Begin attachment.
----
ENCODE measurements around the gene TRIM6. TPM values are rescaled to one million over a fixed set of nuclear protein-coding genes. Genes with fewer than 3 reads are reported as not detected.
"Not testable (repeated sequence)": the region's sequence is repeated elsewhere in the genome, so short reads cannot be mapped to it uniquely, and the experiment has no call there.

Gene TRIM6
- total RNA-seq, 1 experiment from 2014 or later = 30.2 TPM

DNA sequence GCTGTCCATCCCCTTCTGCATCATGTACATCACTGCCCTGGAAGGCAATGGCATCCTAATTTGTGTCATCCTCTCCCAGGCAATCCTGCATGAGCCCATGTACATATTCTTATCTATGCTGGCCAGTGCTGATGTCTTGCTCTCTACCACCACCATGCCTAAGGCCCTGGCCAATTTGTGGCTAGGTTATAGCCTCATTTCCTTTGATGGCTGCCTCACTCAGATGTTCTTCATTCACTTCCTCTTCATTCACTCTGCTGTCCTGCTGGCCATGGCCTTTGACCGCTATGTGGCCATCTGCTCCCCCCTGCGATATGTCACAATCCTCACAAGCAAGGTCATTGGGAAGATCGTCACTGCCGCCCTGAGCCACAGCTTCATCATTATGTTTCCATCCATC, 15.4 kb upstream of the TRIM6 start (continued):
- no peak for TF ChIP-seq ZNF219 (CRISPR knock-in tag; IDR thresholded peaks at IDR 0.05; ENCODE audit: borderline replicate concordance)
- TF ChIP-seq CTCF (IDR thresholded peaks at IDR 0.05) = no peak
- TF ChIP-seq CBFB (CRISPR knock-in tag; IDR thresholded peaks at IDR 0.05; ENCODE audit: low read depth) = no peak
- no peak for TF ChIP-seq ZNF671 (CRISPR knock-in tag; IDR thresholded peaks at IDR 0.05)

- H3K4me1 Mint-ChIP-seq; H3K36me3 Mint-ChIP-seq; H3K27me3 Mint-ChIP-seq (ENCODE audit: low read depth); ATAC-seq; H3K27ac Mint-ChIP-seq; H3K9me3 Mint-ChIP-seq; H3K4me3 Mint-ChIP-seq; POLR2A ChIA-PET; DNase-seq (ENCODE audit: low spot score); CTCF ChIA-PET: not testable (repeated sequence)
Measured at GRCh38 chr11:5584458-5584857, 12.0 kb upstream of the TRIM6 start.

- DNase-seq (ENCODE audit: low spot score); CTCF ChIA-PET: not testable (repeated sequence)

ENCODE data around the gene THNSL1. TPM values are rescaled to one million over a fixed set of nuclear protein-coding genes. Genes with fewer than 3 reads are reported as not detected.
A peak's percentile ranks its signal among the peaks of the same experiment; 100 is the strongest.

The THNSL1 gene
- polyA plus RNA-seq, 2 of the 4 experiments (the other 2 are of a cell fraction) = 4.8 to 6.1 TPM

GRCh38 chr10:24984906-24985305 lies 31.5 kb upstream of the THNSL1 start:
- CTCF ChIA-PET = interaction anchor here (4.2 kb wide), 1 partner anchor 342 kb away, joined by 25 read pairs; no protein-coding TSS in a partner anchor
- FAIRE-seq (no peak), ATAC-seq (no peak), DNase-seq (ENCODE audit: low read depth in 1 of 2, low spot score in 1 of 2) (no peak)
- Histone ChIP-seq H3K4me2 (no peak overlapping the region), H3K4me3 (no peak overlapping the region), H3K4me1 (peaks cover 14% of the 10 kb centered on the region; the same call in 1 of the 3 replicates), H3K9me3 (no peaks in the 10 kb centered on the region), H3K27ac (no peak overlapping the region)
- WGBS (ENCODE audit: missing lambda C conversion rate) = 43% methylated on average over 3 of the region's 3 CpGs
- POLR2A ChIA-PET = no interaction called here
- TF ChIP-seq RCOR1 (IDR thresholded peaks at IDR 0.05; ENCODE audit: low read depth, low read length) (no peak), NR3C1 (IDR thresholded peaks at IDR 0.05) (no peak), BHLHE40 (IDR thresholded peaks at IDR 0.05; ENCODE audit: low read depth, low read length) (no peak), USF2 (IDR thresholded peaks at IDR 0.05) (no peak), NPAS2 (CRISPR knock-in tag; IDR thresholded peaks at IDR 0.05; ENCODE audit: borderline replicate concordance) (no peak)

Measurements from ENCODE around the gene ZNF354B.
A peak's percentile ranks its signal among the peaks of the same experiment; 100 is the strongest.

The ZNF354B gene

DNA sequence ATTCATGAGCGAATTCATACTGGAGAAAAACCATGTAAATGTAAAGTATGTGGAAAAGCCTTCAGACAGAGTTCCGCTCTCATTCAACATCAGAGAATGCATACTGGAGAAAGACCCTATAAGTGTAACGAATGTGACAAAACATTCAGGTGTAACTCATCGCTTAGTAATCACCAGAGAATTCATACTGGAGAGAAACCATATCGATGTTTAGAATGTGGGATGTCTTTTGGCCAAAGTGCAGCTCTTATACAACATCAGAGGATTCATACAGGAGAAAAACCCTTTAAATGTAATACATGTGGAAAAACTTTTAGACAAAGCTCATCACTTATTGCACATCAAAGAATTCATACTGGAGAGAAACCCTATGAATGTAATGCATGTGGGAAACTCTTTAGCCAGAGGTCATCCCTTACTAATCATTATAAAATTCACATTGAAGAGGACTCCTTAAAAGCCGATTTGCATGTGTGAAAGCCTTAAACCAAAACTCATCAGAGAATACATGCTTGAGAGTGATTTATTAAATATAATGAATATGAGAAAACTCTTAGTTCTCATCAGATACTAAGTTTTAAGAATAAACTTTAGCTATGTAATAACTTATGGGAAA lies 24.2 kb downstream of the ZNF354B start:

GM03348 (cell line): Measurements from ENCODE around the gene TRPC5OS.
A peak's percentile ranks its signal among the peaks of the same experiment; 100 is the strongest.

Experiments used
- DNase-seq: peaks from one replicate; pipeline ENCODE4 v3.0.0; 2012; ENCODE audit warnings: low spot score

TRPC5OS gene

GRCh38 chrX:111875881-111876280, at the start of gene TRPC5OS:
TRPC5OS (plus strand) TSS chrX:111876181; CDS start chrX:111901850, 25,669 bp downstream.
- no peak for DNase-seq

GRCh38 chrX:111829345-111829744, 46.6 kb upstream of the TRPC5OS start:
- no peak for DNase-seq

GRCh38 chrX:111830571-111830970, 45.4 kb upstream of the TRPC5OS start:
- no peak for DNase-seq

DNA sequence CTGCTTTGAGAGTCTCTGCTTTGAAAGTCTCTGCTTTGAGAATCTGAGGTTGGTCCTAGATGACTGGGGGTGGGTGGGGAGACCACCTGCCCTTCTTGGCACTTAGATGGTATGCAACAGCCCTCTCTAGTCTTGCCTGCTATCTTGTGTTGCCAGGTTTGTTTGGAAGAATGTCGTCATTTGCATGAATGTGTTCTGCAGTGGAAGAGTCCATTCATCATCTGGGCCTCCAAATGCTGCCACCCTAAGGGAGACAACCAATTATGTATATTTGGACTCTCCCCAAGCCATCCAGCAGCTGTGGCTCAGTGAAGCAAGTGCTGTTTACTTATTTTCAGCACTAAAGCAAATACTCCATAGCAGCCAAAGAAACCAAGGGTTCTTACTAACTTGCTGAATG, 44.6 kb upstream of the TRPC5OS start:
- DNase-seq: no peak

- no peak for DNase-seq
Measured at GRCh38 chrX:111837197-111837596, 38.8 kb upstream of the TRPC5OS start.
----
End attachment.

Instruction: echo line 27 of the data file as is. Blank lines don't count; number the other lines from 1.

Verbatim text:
DNA sequence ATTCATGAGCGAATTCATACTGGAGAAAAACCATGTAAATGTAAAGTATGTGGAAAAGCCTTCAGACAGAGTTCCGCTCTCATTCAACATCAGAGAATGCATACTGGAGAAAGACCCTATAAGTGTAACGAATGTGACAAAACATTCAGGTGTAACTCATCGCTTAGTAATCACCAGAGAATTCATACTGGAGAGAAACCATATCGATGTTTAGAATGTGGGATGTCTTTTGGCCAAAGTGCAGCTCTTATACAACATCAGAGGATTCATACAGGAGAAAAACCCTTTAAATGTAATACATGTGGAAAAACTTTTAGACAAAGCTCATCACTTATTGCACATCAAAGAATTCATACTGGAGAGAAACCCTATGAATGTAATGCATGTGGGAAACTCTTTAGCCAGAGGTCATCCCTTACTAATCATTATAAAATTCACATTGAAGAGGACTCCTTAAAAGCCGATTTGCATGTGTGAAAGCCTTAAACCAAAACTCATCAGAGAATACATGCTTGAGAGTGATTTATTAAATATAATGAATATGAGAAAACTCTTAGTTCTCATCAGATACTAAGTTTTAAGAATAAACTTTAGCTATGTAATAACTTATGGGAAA lies 24.2 kb downstream of the ZNF354B start: